The concept of community viral load (CVL) was introduced to quantify the pool of transmissible HIV within a community and to monitor the potential impact of highly active antiretroviral therapy (HAART) on reducing new infections. The implications of churn (patient movement in/out of care in a community) on CVL have not been studied.
The annual CVL was determined in the entire geographic HIV population receiving care in southern Alberta from 2001 to 2010; the CVL for specific subpopulations was analyzed for 2009. CVL was determined for patients under continuous care, newly diagnosed, new to the region, moved away, returned, and lost to follow-up (LTFU). Viral loads (VLs) <50 or <200 copies per milliliter were deemed undetectable and suppressed, respectively. The mean VL per patient and total VL were used to determine CVL.
From 2001 to 2010, the HAART uptake for all patients increased from 62% to 81%, undetectability from 32% to 66%, and suppression from 49% to 72%. The annual total CVL however did not vary significantly after 2003. Incidence rates for new locally diagnosed infections increased from 4.4 to 5.8/100,000 per year. In 2009, newly diagnosed HIV patients (6.6%) contributed 37.5% to the CVL, whereas patients transferring in/out of the region or lost to follow-up contributed 33% to the CVL. Patients in continuous care (79% of all patients) contributed 29.5% to the total CVL.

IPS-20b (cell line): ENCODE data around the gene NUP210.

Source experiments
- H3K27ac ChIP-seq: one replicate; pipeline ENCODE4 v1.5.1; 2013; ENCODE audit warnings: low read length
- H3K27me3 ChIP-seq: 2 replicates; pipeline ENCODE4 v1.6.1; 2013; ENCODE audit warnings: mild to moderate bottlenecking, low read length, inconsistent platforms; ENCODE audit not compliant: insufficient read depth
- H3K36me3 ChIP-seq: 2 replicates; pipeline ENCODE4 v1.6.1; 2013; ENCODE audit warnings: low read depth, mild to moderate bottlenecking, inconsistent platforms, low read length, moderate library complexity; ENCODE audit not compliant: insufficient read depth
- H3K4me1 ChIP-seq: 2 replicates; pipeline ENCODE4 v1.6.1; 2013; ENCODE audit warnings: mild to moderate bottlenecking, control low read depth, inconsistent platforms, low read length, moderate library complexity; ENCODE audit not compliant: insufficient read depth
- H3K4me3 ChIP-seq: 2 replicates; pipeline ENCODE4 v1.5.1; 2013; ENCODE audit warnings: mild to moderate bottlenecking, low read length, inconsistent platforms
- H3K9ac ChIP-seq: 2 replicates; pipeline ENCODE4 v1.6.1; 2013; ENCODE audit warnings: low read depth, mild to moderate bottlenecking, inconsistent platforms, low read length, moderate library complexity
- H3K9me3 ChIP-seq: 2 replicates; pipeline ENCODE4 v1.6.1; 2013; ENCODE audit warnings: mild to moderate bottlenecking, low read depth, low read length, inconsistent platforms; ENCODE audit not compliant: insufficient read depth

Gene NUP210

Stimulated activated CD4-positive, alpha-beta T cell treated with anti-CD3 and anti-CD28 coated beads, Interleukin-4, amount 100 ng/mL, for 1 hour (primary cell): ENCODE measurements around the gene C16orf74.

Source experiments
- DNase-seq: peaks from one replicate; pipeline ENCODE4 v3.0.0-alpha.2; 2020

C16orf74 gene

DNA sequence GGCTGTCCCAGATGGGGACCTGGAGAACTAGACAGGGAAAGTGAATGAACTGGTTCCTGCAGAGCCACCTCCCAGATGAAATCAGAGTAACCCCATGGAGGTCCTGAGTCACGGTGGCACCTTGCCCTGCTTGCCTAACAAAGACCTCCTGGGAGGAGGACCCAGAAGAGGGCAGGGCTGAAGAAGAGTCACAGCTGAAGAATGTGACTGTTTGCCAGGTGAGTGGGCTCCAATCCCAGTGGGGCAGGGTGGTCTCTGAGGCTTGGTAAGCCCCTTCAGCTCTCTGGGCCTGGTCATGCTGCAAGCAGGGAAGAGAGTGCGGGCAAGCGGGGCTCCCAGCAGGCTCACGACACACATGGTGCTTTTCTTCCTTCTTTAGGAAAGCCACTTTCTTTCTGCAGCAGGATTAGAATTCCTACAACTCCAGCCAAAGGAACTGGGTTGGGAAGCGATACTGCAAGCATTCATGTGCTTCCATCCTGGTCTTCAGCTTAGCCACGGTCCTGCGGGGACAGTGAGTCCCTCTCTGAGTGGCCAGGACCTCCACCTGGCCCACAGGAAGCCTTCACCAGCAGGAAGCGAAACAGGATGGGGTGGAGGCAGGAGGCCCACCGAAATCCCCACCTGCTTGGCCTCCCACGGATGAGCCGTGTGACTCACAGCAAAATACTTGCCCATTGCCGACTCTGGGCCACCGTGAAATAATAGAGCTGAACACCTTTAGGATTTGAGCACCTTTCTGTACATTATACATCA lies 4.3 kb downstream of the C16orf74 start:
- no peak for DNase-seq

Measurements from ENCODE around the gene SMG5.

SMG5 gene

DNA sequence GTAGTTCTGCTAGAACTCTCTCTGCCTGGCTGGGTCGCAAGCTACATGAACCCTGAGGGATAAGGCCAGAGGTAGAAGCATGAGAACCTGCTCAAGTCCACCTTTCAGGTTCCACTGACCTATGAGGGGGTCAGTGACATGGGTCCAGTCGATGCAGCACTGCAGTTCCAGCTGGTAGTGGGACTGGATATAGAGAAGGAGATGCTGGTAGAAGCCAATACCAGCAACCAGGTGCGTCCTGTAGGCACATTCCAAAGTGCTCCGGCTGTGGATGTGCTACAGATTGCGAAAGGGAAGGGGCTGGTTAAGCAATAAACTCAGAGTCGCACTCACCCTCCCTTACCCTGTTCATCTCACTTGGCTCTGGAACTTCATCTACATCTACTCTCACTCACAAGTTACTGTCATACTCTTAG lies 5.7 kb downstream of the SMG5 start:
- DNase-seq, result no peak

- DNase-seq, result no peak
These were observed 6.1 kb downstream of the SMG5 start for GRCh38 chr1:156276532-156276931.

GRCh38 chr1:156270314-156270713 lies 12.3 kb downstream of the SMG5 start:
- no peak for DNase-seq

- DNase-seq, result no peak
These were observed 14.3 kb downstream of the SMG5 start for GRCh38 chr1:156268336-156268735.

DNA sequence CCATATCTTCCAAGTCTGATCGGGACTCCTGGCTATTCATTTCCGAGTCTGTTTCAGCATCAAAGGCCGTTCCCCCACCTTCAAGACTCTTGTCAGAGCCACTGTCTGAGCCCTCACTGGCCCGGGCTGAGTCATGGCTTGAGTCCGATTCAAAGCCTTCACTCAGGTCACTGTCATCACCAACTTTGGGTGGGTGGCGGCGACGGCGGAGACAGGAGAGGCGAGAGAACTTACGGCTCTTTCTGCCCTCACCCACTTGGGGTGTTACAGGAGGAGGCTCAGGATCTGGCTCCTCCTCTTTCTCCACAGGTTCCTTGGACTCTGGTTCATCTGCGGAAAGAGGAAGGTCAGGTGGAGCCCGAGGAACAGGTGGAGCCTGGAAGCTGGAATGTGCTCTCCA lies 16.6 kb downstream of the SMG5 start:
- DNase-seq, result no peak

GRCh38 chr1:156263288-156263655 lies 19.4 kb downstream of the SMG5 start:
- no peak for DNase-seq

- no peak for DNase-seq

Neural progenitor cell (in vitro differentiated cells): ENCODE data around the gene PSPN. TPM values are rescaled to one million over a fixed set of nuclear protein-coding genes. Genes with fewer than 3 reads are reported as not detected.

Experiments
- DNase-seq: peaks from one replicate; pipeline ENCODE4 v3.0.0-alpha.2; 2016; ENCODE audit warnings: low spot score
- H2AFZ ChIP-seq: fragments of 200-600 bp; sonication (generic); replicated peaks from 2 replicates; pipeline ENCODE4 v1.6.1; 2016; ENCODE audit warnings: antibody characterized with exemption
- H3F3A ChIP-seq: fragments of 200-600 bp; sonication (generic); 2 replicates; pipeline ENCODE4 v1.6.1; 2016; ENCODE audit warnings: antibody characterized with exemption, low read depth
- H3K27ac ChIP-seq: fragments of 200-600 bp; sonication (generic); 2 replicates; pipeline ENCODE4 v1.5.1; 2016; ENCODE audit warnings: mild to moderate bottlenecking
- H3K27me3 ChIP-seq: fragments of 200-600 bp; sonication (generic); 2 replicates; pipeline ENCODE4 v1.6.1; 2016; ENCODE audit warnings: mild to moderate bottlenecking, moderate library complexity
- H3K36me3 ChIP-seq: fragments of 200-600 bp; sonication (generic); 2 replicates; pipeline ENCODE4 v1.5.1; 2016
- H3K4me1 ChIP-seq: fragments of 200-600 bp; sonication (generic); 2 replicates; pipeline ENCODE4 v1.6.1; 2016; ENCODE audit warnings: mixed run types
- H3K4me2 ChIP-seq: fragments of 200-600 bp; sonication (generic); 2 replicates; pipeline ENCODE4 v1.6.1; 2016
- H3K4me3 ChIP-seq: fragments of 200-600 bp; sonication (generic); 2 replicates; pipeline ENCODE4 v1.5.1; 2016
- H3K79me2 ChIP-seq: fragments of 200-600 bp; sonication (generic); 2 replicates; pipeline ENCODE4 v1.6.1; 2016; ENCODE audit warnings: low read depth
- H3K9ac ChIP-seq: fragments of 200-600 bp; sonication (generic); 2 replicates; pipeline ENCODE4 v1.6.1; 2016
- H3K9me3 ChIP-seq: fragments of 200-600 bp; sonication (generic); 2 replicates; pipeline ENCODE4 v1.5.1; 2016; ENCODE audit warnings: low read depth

Increasing HAART coverage did not reduce the CVL or reduce new HIV diagnoses in our population. The effect of churn significantly limited CVL use as a measure for evaluating the impact of HAART in reducing HIV transmissions in our population.
*Southern Alberta Clinic, Calgary, Canada; and
†Department of Medicine, University of Calgary, Calgary, Canada.
Correspondence to: Hartmut B. Krentz, PhD, Southern Alberta Clinic, Sheldon M. Chumir Health Centre, #3223, 1213-4th Street SW, Calgary AB T2R 0X7, Canada (e-mail: email@example.com).
The authors have no funding or conflicts of interest to disclose.
Received March 04, 2013
Accepted May 21, 2013